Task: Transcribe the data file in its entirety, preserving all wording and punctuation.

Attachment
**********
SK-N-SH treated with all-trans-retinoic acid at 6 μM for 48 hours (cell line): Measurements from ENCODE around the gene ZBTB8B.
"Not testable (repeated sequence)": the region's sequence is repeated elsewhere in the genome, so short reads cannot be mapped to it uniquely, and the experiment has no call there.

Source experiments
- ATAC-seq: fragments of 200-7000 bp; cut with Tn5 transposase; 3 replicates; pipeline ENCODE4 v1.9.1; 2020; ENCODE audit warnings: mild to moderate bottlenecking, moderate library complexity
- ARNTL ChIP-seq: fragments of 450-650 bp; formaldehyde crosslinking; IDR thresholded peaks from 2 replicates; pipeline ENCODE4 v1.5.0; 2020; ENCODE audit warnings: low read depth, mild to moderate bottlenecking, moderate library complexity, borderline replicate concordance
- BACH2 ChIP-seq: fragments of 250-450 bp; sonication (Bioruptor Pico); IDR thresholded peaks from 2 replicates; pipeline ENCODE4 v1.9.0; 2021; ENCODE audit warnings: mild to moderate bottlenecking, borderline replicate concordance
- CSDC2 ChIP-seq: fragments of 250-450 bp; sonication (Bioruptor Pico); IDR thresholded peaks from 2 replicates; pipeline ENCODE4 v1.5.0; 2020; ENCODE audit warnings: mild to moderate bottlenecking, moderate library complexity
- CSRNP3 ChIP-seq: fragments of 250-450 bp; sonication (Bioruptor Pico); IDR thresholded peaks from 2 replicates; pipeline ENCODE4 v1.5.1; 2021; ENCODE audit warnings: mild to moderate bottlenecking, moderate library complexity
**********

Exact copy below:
SK-N-SH treated with all-trans-retinoic acid at 6 μM for 48 hours (cell line): Measurements from ENCODE around the gene ZBTB8B.
"Not testable (repeated sequence)": the region's sequence is repeated elsewhere in the genome, so short reads cannot be mapped to it uniquely, and the experiment has no call there.

Source experiments
- ATAC-seq: fragments of 200-7000 bp; cut with Tn5 transposase; 3 replicates; pipeline ENCODE4 v1.9.1; 2020; ENCODE audit warnings: mild to moderate bottlenecking, moderate library complexity
- ARNTL ChIP-seq: fragments of 450-650 bp; formaldehyde crosslinking; IDR thresholded peaks from 2 replicates; pipeline ENCODE4 v1.5.0; 2020; ENCODE audit warnings: low read depth, mild to moderate bottlenecking, moderate library complexity, borderline replicate concordance
- BACH2 ChIP-seq: fragments of 250-450 bp; sonication (Bioruptor Pico); IDR thresholded peaks from 2 replicates; pipeline ENCODE4 v1.9.0; 2021; ENCODE audit warnings: mild to moderate bottlenecking, borderline replicate concordance
- CSDC2 ChIP-seq: fragments of 250-450 bp; sonication (Bioruptor Pico); IDR thresholded peaks from 2 replicates; pipeline ENCODE4 v1.5.0; 2020; ENCODE audit warnings: mild to moderate bottlenecking, moderate library complexity
- CSRNP3 ChIP-seq: fragments of 250-450 bp; sonication (Bioruptor Pico); IDR thresholded peaks from 2 replicates; pipeline ENCODE4 v1.5.1; 2021; ENCODE audit warnings: mild to moderate bottlenecking, moderate library complexity